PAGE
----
As well as giving its name to a hit song of the early 1980s, the city of Vienna also hits the right notes with visiting birdwatchers
The city of Vienna in Austria has much to offer the visiting birdwatcher
VIENNA IS PROBABLY more famous for the Ultravox tune, the Viennese Waltz and those lovely Viennese whirl biscuits than for urban birding. But do not be fooled. A glance at a map will show you that it is not only a city filled with woods and other green spaces, but also a city literally surrounded by forests. All that woodland is frequented by an often unseen army of woodpeckers, tits, thrushes and raptors that, during the summer months, are joined by flycatchers and warblers. Practically every green space within the city has an element of woodland that can be populated by Great, Blue and Marsh Tits, plentiful Nuthatches and upwards of seven woodpecker species. This is despite Vienna being Austria’s capital city, with a metropolitan population of 2.6 million people. Far from being a city just filled with tourists, it really does seem to have a thriving bird population, too. The Danube runs through the city and is a very important area for nature, in particular, the stretch right in the middle of the city where the river is split in two by a wooded island. It is there that Fieldfares nest, while Beaver and Otter roam. The point where the island divides the river has become a rarity hotspot, especially during the autumn and winter. All the diver species have occurred, as well as Pomarine Skua, Kittiwake and even a recent Sabine’s Gull. These sightings were remarkable given that Vienna is more than 1,000km away from the northern seas where those birds would normally be found. Walking around the Viennese parks you will notice a lot of crows. The city is the hybridization zone of the Hooded Crow, whose main distribution is more easterly, and Carrion Crow to the west. This means that most of the crows that you will see will be hybrids between the two. Most look like Hoodies, although throughout the course of a day, you could easily see 50 shades of grey: from not quite black to not quite full-blown Hooded Crow. There are several spots to make a beeline for if you want to spend some time birding. Augarten is a large wooded park that, during the summer, holds the classic birds to be seen elsewhere in the city, including Blackcap, Great, Blue and Marsh Tits, Nuthatch, Short-toed Treecreeper and the possibility of Great, Middle Spotted, Greyheaded and Black Woodpeckers. There are two imposing towers in the park that used to be anti-plane missile launch pads from World War II. Nowadays, they are derelict and recently have been patronised by passing Peregrines that use them as lookouts for pigeons. Despite the many church spires and high-rise buildings there are no breeding Peregrines in the city. The main reason is that they were driven out due to poisoning and hunting in the past. Despite there being no regular Peregrines to be seen, you may have a better chance of seeing their cousins the Saker Falcon on the outskirts of the city, where a few pairs breed. These falcons, along with Eastern Imperial and White-tailed Eagles, are sometimes seen within the city limits, drawn in by the greenery and availability of food. Pratar Park, lying adjacent to the Danube, is an attractive long and narrow wooded park containing a long, slim wood-fringed lake. The park eventually joins into a much bigger area that is one of the largest wooded areas found in the city. The usual Vienna woodland suspects can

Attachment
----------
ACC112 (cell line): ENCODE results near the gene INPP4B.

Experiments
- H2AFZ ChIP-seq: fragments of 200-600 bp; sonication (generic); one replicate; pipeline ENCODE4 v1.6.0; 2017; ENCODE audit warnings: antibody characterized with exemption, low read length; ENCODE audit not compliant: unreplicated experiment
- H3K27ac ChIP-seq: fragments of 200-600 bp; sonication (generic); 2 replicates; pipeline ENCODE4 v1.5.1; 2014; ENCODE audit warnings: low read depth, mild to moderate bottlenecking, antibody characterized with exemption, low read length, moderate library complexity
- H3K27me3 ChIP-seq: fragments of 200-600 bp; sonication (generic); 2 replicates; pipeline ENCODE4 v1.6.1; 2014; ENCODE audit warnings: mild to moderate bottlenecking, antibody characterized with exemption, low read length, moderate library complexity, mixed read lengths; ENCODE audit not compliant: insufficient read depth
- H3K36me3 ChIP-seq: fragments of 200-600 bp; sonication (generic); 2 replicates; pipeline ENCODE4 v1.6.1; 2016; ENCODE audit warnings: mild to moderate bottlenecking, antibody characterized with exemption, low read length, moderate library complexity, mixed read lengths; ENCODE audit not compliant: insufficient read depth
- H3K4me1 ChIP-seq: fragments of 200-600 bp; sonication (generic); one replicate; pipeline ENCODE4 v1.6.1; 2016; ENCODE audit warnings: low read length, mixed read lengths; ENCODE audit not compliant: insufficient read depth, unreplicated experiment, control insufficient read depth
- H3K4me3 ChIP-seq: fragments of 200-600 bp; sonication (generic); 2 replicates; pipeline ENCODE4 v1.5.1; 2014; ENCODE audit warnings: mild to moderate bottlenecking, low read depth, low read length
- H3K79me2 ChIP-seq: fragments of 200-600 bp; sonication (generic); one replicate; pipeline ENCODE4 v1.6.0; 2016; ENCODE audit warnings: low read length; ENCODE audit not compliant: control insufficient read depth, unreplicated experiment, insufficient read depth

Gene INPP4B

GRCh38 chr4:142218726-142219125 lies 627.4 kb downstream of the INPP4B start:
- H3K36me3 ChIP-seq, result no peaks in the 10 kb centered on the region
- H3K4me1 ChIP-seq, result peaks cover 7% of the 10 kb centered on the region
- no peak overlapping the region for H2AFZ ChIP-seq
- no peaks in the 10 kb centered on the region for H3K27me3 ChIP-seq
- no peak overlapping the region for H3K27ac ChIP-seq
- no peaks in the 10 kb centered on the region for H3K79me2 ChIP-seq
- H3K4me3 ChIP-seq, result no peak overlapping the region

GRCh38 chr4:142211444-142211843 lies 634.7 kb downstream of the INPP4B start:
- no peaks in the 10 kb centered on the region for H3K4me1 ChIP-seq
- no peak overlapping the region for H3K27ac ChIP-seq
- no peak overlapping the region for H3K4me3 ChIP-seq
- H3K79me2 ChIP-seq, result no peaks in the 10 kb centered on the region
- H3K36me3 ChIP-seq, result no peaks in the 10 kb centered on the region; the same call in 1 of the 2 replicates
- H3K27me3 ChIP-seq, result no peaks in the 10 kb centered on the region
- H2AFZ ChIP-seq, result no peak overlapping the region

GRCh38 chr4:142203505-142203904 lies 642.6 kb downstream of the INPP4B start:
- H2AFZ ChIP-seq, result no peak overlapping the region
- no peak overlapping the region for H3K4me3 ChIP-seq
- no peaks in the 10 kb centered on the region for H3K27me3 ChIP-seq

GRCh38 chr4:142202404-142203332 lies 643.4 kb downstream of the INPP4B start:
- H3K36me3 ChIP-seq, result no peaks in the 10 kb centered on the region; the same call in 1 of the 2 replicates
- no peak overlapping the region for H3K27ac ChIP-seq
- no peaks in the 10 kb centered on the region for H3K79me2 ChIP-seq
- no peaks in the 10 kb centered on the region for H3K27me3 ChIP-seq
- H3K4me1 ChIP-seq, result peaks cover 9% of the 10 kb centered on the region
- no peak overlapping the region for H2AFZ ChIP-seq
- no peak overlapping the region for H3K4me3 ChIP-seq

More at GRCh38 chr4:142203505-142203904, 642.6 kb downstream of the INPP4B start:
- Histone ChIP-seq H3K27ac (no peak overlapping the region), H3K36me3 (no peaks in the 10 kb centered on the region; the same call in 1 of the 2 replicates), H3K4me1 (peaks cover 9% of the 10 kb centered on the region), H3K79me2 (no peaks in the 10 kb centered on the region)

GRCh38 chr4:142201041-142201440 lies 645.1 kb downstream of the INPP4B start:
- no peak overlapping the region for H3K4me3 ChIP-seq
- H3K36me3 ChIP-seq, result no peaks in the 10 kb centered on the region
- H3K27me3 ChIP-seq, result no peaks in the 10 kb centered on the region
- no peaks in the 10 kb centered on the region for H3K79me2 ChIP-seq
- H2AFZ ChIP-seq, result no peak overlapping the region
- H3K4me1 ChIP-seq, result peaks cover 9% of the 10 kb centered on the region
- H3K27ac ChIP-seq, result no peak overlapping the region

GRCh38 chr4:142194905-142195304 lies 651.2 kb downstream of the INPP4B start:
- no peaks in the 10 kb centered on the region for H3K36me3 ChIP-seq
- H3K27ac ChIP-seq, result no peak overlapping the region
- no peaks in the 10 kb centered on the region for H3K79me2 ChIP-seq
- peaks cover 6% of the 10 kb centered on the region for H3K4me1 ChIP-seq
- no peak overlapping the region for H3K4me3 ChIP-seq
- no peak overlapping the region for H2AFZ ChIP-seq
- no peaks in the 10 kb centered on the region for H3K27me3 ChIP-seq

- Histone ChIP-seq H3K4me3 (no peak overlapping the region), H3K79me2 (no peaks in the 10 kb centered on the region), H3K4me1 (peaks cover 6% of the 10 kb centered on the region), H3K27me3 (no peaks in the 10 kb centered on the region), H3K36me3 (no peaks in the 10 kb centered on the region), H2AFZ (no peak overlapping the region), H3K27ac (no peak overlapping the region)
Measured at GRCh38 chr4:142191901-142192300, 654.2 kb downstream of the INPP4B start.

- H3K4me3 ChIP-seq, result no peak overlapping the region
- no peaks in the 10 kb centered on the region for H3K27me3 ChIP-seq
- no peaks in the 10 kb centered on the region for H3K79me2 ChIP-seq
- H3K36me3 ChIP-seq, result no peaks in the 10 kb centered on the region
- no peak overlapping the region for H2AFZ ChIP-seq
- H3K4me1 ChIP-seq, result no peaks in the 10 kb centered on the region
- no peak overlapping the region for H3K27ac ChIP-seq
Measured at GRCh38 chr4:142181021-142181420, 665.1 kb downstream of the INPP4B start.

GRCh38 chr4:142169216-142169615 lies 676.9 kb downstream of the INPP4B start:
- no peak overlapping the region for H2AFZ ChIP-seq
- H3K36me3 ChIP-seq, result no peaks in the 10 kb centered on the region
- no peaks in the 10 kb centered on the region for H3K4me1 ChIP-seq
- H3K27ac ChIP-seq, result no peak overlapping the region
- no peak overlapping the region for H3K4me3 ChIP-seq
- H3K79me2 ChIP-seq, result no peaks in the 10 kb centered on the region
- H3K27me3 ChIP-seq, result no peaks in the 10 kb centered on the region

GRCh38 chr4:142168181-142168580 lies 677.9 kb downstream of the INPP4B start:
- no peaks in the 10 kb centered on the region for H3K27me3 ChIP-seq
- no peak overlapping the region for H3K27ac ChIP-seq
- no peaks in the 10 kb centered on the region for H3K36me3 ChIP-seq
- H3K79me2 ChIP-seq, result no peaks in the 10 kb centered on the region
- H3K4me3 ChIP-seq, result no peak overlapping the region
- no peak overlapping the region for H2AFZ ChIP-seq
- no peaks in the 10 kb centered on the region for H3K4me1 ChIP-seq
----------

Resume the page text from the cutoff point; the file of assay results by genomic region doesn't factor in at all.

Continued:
be discovered here, plus the city’s only established colony of Mandarins, that apparently never leave the capital. Austrian birders believe their country has the least number of established alien species compared with other western European countries. They proudly state that they have no Ruddy Shelduck, Egyptian Geese, parakeets or, God forbid, Grey Squirrels. As intimated earlier, almost any park in Vienna can result in good birding. One such site to single out is Weinerberg Teich in the south of the city. It is a flooded extraction pit that has been recognised as an important wildlife area by the city authorities, despite the large number of recreational users. During the summer, Great Reed Warblers sing from the reed-fringed edges and a couple of pairs of Great Crested Grebe raise their young. If you are really lucky you might spy the breeding pair of Little Bittern, that secrete themselves in the reeds. The surrounding bushes are the summer home to Lesser Whitethroat, Nightingale and also Icterine Warbler. Perhaps one of the best places to visit is Lobau at the south-eastern edge of the city and part of the Donau-auen National Park. Dubbed Vienna’s Jungle, the park lies alongside the Danube and can easily be reached by public transport. It is a floodplain that has large areas of reedbed with some wet woodland. Watch out for Penduline Tit and Bearded Tit and, in the wet scrub, secretive River Warblers sing. Meanwhile, in the wet woodlands Collared Flycatcher, Golden Oriole, Cuckoo, Black Kite, Hobby and Honey Buzzard all breed.
ê WOODED AREAS Throughout the Vienna area, there are parks and woodland sites, filled with birds! DAVID SAYS Look beyond what the tourists see and you will find birds Marsh Tit Great Reed Warbler
Middle Spotted Woodpecker